Horses In Sport: Dressage, Eventing, Show Jumping, Rodeo, Horse Racing, Polo, Jousting, Buzkashi and many others

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Great show horses… and combat horse… their “dance” is actually for war….

These horses are bred and raised by animal lovers and whisperers…

Like our gamecock chickens…. which we hatched from eggs and raised… exercised, nourished, etc… for best athletic performance…

While researching this video, peruvian paso (step) horse came up.

– Gameness til the End

Peruvian Paso

The Peruvian Paso or Peruvian Horse is a breed of light pleasure saddle horse known for its smooth ride. It is distinguished by a natural, four-beat, lateral gait called the paso llano.

Smooth-gaited horses, generally known as Palfreys, existed in the Middle Ages, and the Jennet in particular was noted for its ambling gaits. Peruvian Pasos trace their ancestry to these ambling Jennets; as well as to the Barb, which contributed strength and stamina; and to the Andalusian which added style, conformation and action.

Horses arrived in South America during the Spanish Conquest, beginning the arrival of Pizarro in 1531. Foundation bloodstock came from Spain, Jamaica, Panama and other areas of Central America. Importations increased after 1542, when the Spanish created the Viceroyalty of New Castilla. This later became the Viceroyalty of Peru, an important center of Spain’s New World colonies in the eighteenth century.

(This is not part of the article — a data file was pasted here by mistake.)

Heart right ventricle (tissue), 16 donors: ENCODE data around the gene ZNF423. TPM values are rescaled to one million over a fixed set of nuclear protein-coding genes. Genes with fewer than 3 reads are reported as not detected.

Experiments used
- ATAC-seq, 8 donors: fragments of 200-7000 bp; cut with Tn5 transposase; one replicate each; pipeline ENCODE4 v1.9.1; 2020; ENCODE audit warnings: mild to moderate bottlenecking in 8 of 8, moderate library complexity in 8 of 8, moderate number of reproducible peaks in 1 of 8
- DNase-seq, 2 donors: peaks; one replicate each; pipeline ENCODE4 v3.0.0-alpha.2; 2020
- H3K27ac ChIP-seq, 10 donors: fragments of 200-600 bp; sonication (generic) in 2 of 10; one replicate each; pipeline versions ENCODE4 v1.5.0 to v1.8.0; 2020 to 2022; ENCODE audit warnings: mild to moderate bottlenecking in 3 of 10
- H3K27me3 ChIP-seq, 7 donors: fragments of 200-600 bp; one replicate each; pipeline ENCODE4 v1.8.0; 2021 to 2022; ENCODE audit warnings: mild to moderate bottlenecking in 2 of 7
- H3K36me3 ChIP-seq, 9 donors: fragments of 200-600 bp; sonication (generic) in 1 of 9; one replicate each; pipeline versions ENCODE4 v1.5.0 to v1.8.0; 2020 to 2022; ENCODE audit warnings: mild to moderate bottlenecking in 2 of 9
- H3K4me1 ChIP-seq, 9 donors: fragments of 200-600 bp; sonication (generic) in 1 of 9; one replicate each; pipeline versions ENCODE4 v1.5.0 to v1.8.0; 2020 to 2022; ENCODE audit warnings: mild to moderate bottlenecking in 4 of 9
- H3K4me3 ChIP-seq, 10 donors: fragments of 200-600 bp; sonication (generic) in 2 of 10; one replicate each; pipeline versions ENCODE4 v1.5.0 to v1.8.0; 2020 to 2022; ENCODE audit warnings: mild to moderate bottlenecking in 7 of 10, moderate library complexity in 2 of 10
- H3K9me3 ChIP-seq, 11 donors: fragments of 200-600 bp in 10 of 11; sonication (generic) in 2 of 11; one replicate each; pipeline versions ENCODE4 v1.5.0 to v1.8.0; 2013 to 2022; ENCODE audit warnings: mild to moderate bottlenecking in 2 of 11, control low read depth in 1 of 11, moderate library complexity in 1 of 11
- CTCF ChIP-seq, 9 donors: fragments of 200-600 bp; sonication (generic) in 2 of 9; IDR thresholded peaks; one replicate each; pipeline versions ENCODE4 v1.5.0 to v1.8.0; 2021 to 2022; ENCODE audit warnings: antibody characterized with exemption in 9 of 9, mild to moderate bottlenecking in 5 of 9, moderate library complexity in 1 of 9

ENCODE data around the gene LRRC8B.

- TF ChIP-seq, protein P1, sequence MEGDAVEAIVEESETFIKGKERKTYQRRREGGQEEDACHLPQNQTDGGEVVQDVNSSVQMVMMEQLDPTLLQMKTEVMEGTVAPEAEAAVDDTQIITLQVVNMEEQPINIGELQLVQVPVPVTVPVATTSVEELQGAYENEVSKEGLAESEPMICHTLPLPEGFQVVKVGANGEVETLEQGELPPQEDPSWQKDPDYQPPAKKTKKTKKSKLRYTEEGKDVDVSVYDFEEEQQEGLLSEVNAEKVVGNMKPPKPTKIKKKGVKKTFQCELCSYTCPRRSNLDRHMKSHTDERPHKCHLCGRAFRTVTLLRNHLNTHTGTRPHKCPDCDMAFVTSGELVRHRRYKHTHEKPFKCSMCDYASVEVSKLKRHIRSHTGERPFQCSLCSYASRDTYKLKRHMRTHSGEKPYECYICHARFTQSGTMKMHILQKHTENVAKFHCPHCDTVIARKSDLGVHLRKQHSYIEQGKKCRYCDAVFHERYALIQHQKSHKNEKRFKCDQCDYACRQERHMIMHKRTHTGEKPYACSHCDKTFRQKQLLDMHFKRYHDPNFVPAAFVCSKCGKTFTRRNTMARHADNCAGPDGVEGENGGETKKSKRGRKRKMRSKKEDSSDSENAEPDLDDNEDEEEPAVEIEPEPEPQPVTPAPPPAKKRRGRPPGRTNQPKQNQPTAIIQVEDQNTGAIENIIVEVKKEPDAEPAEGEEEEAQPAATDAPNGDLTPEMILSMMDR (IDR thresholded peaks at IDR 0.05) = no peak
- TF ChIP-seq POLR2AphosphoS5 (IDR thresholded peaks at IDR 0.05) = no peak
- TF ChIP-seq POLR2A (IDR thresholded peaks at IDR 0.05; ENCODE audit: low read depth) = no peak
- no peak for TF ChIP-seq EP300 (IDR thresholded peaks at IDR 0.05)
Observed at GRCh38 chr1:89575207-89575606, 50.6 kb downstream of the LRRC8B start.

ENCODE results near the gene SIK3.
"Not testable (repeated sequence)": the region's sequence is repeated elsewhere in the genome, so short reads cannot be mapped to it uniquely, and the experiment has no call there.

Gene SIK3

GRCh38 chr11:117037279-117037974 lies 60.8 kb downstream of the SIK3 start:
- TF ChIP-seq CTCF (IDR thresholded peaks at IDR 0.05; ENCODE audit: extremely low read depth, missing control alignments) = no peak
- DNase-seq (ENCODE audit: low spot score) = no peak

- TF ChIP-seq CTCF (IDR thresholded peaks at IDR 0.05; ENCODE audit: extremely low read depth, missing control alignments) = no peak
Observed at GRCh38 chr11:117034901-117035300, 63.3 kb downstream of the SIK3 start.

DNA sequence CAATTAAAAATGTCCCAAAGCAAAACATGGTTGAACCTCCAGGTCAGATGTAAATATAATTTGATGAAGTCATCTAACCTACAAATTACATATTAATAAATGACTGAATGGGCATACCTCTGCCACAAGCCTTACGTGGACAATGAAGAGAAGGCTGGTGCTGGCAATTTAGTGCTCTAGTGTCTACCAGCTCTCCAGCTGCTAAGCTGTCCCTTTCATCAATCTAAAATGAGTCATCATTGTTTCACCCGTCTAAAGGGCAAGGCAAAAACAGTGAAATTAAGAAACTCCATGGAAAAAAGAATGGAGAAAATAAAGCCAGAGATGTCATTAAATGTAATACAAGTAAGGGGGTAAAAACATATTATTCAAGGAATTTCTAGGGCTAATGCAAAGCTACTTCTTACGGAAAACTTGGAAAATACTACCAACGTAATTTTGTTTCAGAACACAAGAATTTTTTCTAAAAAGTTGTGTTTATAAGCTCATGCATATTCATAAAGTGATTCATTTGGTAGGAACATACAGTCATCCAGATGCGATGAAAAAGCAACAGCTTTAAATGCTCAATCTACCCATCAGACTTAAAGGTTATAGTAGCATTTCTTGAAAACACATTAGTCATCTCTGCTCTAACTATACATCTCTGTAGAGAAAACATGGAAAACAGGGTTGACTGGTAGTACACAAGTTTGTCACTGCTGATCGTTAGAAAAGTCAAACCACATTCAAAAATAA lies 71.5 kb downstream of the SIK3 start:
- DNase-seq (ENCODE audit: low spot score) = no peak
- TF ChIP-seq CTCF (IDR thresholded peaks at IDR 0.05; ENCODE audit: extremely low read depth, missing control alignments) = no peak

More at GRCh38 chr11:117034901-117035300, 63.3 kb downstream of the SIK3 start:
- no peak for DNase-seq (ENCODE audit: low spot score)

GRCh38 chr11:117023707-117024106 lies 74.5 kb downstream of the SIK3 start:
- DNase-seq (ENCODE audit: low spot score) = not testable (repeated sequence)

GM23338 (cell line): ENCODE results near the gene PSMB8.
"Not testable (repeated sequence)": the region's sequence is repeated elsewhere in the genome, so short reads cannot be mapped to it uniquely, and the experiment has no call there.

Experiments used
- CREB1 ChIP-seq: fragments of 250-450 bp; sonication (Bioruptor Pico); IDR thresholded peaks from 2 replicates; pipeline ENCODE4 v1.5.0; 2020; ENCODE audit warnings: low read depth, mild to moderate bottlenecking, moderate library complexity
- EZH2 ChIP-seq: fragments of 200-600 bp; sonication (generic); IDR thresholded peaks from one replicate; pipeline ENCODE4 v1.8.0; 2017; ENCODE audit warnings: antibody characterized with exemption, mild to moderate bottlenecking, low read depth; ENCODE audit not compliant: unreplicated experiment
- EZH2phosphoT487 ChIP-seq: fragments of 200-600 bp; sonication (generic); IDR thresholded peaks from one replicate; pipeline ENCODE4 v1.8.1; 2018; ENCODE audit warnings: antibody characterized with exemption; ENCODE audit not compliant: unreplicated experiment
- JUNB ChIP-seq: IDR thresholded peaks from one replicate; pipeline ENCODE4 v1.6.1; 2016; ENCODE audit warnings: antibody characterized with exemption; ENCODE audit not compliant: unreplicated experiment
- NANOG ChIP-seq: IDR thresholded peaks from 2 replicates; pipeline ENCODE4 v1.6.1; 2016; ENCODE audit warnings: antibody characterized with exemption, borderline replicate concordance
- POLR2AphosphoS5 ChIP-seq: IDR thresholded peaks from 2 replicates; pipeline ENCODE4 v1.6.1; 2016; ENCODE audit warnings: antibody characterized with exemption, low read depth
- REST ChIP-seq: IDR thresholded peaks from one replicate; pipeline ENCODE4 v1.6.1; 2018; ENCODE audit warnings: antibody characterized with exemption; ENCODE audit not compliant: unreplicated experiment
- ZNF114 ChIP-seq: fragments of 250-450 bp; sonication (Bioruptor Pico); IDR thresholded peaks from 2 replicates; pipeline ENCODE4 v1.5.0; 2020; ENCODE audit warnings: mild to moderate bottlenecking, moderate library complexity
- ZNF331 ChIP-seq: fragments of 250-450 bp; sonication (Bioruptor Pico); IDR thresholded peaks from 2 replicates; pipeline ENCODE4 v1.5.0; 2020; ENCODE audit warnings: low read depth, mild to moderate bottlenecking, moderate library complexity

Once in Peru, they were used primarily for transportation and breeding stock. In the north of Peru, the vast size of sugar and cotton plantations meant that overseers needed to travel long distances, often taking days to cross the plantation. In the south of Peru, the arid deserts that separated settlements required sturdy, strong horses. In both cases, smooth-gaited horses with good endurance were required. On the other hand, Peru did not develop a livestock-based economy, and thus did not need to breed for the speed or agility characteristic of stock horses.